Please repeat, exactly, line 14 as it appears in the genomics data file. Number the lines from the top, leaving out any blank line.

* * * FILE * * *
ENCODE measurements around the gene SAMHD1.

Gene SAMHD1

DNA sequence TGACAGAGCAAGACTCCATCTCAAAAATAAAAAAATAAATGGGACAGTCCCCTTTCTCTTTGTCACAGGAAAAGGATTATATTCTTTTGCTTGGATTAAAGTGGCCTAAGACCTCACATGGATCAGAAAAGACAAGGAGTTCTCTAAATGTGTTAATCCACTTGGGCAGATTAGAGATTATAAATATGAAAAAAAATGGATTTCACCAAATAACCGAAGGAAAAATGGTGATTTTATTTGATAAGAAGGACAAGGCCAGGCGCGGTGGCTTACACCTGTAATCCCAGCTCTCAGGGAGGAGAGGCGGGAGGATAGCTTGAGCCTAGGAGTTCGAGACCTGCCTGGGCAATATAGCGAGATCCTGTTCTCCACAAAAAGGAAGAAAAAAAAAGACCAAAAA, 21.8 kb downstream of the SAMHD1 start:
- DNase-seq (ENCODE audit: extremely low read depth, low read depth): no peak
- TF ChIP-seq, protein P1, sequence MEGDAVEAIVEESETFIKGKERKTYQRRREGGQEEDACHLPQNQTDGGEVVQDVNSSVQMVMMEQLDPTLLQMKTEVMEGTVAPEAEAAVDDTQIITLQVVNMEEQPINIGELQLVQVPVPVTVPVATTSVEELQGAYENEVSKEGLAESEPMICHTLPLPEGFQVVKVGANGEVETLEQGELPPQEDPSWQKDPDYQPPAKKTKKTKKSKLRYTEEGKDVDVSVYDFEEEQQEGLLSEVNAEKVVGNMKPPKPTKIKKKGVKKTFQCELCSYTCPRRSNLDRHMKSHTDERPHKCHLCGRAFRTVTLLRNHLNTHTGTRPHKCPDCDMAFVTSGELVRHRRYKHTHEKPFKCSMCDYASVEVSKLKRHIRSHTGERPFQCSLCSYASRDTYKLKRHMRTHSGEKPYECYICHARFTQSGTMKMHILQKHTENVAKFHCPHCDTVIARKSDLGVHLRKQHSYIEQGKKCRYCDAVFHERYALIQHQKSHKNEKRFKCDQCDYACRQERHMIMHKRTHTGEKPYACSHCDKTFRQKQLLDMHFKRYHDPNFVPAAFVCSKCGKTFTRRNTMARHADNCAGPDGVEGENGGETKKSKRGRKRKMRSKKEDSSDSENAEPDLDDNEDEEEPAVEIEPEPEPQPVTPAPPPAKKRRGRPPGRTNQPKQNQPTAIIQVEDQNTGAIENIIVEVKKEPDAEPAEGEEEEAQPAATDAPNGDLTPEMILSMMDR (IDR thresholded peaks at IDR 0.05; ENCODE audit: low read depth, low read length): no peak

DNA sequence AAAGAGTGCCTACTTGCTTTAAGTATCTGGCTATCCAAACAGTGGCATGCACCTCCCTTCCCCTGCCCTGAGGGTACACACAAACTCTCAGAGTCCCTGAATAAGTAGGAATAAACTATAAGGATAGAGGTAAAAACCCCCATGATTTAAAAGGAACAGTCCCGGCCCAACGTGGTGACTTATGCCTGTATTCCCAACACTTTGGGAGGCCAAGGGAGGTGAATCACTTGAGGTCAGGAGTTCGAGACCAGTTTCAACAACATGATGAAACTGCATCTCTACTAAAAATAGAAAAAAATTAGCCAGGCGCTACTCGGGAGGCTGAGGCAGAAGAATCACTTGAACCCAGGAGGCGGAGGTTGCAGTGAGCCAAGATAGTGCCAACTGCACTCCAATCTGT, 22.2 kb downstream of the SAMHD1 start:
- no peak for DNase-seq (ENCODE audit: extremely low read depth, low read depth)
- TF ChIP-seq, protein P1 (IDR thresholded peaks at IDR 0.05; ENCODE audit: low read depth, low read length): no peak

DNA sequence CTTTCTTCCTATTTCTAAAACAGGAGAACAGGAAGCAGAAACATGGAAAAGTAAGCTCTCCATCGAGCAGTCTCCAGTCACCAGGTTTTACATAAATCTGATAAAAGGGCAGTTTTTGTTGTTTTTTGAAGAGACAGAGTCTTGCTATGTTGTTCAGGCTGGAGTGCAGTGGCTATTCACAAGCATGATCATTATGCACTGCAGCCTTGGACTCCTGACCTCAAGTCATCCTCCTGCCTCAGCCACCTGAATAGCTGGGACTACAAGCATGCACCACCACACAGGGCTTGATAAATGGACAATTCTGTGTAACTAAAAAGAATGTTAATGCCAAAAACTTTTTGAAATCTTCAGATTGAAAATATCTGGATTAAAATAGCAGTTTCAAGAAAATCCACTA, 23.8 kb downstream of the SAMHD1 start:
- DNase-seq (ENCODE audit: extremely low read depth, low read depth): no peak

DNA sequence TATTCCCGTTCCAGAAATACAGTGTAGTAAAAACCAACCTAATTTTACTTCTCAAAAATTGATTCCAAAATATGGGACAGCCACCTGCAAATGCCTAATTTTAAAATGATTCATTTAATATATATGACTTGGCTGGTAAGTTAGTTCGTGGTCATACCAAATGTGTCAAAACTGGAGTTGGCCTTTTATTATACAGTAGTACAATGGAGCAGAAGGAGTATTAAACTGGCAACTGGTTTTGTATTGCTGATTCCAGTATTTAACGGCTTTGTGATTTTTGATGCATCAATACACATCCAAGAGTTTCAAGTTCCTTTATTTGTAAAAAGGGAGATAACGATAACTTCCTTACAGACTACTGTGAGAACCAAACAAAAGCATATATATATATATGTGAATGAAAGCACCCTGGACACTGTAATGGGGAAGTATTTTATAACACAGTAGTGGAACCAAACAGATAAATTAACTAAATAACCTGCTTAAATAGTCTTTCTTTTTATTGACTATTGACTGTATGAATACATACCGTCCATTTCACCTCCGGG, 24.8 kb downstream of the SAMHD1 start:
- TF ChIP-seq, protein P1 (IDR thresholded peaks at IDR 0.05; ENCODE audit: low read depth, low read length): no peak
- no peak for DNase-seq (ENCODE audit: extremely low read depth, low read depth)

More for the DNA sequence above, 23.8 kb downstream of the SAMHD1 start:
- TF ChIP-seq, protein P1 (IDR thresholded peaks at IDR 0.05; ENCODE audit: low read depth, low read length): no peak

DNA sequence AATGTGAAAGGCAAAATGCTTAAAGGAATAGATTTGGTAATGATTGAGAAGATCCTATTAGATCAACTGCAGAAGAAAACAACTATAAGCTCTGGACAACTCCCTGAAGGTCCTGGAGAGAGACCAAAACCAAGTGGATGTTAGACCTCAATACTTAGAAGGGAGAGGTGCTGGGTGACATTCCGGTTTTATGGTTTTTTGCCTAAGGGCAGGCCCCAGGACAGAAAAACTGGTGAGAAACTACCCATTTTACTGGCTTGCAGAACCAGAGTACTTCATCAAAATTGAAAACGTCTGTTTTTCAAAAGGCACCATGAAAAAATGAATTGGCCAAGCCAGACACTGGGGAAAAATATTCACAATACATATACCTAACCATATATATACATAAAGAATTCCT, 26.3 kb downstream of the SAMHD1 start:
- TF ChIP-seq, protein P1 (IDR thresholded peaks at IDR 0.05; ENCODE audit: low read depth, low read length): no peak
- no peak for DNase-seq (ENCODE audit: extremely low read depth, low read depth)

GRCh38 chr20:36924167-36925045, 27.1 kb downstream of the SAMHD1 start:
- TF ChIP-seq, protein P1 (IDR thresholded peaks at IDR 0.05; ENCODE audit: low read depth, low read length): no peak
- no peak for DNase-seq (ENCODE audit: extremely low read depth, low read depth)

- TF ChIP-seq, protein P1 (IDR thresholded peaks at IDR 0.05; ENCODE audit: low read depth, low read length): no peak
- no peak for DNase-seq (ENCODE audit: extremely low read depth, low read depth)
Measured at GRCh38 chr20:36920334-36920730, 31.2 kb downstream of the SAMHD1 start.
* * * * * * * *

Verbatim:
More for the DNA sequence above, 23.8 kb downstream of the SAMHD1 start: